Somehow the buyers didn’t notice these bumps in the putting green until late in the process, and they didn’t look like a problem to me. But hey, if it’ll make you happy, we’ll fix it for you!
Welcome to the San Diego Bay Wine + Food Festival, where sailboats and sandy beaches serve as the backdrop to one of the country’s most talked-about weeks in food. Featuring dozens of events, hundreds of domestic and international wineries, the celebration of craft beer and spirits, local culinary legends and nationally recognized celebrities, and a Grand Tasting Finale on the stunning Embarcadero.
The San Diego Bay Wine + Food Festival raises money for local and national charities including scholarships for culinary, hospitality, enology, and viticulture students. To date, the Festival has donated more than $475,000 for aspiring professionals.
It’s good to see that 20% of the real estate licensees have been retiring each year, but it hasn’t slowed down the overall population. There are still more getting into the business, than getting out:
For the latest on Compass vs. the World, click HERE.
This just closed Monday for $3,250,000 – here’s my video from January, 2018:
Chris is playing the Belly Up on December 17th, and it’s sold out – tickets on the secondary market are around $200!
Our assistant Brittnie is a licensed realtor, and for months she has been working with a couple in search of the right entry-level home. Buyers at the low-end of every market have had no negotiating power for the last ten years, but some of the softness in our soft landing can be attributed to pilot error – the listing agents are still (too) cocky.
They made an offer that was 8% below the list price on a home that had been on the market for 3 months with no price adjustment. It was easy to figure out why it wasn’t selling – it hadn’t been remodeled (the type of homes that might have gotten lucky before, but now are struggling to sell).
The sellers counter back at 2% under list, and the agent tells Brittnie on the phone, “Don’t even think about countering the price”.
But that’s not all.
He also included the usual terms left over from the high-flying days:
1. Sold as-is, no repairs.
2. No termite.
3. No home warranty.
The buyers walked.
Previously, all buyers who were frustrated enough by bidding-war losses and rapidly-rising prices would succumb to the demands of the listing agent just to get it over with.
And it’s not just the terms, it is the attitude of the listing agents that is a turn-off too. Buyers aren’t going to put up with it when they see houses languishing on the market these days.
Another favorite is for listing agents to crank down the contingency period from 17 to 10 days. I had one do that to me yesterday on a house that we already confirmed had no permits on record at the city (it’s an older house).
I asked him if he was going to cancel the deal if we didn’t release contingencies after 10 days. His answer? “Hmm, well, I don’t know.”
Is it worth it to put the screws to the buyer in the middle of November on a house with no permits just so you have the option to go back on the market around Thanksgiving?
If the market sluggishness continues, some of it will be self-inflicted.
Get Good Help!
It was 31 years ago today that my dearly beloved and I walked down the aisle at Mission Basilica San Diego de Alcala. Rob Dawg already mentioned how Donna looks the same today!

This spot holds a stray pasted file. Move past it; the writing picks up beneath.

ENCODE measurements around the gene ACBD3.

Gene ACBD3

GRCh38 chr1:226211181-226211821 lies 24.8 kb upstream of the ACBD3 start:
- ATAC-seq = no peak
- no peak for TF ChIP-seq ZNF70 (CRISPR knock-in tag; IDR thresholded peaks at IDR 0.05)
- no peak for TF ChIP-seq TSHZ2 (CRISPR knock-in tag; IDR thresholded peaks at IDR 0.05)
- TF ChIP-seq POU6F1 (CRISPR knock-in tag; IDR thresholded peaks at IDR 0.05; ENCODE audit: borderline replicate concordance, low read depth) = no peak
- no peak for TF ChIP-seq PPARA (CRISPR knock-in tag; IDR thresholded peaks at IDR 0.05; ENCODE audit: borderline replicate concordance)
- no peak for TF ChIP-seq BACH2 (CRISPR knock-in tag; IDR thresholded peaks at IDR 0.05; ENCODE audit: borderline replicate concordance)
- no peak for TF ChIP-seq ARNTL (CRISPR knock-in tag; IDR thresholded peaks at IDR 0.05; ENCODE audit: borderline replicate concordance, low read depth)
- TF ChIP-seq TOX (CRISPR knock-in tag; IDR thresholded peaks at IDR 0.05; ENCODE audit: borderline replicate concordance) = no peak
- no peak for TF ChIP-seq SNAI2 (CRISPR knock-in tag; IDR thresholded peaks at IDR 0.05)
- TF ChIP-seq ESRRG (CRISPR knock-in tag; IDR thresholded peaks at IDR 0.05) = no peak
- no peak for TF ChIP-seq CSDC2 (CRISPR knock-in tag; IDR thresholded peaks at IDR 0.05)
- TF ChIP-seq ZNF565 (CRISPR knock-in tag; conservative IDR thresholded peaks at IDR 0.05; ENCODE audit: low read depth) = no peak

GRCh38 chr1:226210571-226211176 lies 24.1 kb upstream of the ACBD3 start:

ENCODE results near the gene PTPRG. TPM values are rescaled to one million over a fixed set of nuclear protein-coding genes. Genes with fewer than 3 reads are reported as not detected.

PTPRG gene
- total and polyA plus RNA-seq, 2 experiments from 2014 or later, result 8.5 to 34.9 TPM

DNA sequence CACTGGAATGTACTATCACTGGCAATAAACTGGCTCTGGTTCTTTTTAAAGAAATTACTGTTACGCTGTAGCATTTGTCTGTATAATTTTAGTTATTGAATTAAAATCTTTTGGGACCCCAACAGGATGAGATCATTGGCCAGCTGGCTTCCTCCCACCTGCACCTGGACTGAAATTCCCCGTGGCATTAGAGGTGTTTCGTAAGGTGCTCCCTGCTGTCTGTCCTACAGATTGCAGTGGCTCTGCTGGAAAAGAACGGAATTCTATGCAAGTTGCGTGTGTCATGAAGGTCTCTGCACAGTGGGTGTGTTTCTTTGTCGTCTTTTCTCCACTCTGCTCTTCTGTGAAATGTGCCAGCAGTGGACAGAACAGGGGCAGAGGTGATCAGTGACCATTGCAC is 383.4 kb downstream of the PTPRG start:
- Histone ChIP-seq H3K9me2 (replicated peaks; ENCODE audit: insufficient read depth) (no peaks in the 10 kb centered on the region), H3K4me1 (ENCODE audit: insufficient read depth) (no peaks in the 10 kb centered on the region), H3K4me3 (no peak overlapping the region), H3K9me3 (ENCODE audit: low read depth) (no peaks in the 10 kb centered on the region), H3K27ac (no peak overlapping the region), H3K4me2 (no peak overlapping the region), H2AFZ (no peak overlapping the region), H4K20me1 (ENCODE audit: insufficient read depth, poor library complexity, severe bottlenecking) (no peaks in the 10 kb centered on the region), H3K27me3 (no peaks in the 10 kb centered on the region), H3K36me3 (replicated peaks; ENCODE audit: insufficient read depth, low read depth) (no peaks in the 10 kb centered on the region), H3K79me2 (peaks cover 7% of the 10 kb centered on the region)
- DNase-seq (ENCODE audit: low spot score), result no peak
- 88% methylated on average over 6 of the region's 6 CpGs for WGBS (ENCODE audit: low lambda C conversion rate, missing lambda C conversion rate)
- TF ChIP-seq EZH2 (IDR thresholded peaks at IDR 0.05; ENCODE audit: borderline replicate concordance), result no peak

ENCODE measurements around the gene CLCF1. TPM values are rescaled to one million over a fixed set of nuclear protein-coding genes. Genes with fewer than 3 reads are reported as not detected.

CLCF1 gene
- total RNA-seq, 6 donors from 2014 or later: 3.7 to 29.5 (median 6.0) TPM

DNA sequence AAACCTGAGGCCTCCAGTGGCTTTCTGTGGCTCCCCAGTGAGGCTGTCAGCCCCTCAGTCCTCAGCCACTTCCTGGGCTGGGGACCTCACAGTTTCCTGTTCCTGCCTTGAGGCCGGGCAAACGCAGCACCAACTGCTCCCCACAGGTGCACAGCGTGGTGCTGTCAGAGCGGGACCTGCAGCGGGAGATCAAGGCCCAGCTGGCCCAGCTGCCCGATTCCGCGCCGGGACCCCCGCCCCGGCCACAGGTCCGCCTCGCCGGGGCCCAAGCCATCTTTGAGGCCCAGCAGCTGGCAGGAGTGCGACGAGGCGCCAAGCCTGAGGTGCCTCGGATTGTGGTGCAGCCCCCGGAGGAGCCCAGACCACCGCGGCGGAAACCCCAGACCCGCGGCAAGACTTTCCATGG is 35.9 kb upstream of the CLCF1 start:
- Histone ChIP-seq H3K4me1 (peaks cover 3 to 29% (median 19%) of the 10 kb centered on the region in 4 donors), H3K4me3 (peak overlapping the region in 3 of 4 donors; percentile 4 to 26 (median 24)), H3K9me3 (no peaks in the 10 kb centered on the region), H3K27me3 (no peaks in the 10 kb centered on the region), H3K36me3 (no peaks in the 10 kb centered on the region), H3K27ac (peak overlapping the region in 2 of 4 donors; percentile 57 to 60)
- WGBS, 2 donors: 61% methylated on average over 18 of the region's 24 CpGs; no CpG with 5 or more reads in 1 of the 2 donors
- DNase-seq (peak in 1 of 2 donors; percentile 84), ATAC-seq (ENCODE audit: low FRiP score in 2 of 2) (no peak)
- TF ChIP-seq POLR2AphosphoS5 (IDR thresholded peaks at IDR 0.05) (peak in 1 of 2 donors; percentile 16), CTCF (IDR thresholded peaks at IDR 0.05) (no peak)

I am grateful and lucky to have such a committed partner in life – I love you Donna!
I took her to Bob’s Big Boy on our first date, but I’m going to class it up tonight. Catch us at IHOP!
There is still time to receive this month’s newsletter and read Donna’s anniversary edition. Send your email address to: email@example.com
Drone footage inside and out of our Solana Beach listing:
From the boss:
Many homeowners insist on everyone removing their shoes upon entering their home. Everyone has different reasons for doing so, but here are some worth pondering:
- 40% of shoes are contaminated with the diarrhea-causing bacteria Clostridium difficile.
- 70% of sterilized boots pick up E. coli after walking outdoors.
- Wear your outdoors shoes in the house and you’re likely to spread bacteria in your home.
- Other research has shown that more than 90% of the time, bacteria on shoes transfer to the floors of a home. Carpets fare worse.
- Residue from outdoor fertilizers tracked in on your shoes can settle into the nooks and crannies of your carpets and rugs. Even Herbicide 2,4-D can last up to a week after application, and, according to the National Pesticide Information Center, exposure can cause minor skin rashes and even gastrointestinal upsets.
- Dirt and dust are more minor offenders, but still best kept outside the house.
- And then there is the more obvious: Abrasive soles of shoes can cause floors to become scratched and dinged.
Make it easy for your guests: have a bench that allows them to sit while removing their shoes. Offer surgical bootie covers as an alternative to removing shoes. Some homes even offer slippers. Also, have a shoehorn on standby to help guests put their shoes back on upon departure. A well-engineered entrance should always have an attractive set-up to be able to store guest (and occupant) shoes.
Buyers looking at homes priced in the upper half (today’s NSDCC median list price is $2,395,000, the highest that I can remember) are probably thinking they can go to sleep for the rest of the year. There are about the same number of active listings priced over $2,000,000 now as there were last year.
What about the Under-$1,000,000 market?
Last year at this time, we had 110 active listings priced under $1,000,000. Today we have 60!
Those buyers should keep looking. At this rate, there won’t be much left under a million next year!